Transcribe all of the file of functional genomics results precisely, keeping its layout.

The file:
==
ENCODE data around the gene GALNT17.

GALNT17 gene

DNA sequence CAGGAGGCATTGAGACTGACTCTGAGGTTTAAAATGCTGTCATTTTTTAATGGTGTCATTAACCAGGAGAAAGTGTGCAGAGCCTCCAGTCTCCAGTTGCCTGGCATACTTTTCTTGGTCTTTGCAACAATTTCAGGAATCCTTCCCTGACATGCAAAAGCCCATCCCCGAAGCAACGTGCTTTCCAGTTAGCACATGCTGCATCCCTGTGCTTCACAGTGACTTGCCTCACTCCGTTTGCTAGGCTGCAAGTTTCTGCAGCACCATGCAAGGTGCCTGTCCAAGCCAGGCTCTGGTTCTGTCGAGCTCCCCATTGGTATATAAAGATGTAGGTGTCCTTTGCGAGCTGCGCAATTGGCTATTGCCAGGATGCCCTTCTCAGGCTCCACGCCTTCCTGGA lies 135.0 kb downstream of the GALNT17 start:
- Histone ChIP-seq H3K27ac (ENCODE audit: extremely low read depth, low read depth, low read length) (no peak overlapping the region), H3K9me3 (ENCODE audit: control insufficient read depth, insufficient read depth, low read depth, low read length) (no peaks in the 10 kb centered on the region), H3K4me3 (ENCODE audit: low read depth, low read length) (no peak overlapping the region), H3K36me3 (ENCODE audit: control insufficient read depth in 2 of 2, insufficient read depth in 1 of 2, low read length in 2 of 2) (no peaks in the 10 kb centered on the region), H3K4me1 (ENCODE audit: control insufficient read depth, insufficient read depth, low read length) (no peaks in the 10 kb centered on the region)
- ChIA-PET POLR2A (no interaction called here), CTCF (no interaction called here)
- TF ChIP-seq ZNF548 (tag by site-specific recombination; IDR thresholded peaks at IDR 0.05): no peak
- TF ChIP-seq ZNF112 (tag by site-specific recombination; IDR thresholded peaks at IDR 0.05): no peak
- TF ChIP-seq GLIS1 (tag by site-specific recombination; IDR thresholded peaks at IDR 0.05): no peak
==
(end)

ENCODE data around the gene GALNT17.

GALNT17 gene

DNA sequence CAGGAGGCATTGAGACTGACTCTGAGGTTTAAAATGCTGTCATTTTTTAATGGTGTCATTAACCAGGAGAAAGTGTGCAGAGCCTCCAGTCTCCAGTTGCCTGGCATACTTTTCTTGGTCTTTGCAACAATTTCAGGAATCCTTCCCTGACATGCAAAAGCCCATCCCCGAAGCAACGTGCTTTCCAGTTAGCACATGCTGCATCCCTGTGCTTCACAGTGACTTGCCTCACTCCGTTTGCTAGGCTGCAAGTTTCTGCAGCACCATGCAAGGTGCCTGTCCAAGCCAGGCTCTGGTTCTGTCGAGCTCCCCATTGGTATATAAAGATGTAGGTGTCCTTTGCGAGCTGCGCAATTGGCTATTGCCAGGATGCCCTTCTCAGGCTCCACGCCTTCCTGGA lies 135.0 kb downstream of the GALNT17 start:
- Histone ChIP-seq H3K27ac (ENCODE audit: extremely low read depth, low read depth, low read length) (no peak overlapping the region), H3K9me3 (ENCODE audit: control insufficient read depth, insufficient read depth, low read depth, low read length) (no peaks in the 10 kb centered on the region), H3K4me3 (ENCODE audit: low read depth, low read length) (no peak overlapping the region), H3K36me3 (ENCODE audit: control insufficient read depth in 2 of 2, insufficient read depth in 1 of 2, low read length in 2 of 2) (no peaks in the 10 kb centered on the region), H3K4me1 (ENCODE audit: control insufficient read depth, insufficient read depth, low read length) (no peaks in the 10 kb centered on the region)
- ChIA-PET POLR2A (no interaction called here), CTCF (no interaction called here)
- TF ChIP-seq ZNF548 (tag by site-specific recombination; IDR thresholded peaks at IDR 0.05): no peak
- TF ChIP-seq ZNF112 (tag by site-specific recombination; IDR thresholded peaks at IDR 0.05): no peak
- TF ChIP-seq GLIS1 (tag by site-specific recombination; IDR thresholded peaks at IDR 0.05): no peak